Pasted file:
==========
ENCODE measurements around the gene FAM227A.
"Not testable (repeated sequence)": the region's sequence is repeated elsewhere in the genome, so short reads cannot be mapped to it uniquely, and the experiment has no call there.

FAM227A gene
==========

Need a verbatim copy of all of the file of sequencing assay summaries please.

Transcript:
ENCODE measurements around the gene FAM227A.
"Not testable (repeated sequence)": the region's sequence is repeated elsewhere in the genome, so short reads cannot be mapped to it uniquely, and the experiment has no call there.

FAM227A gene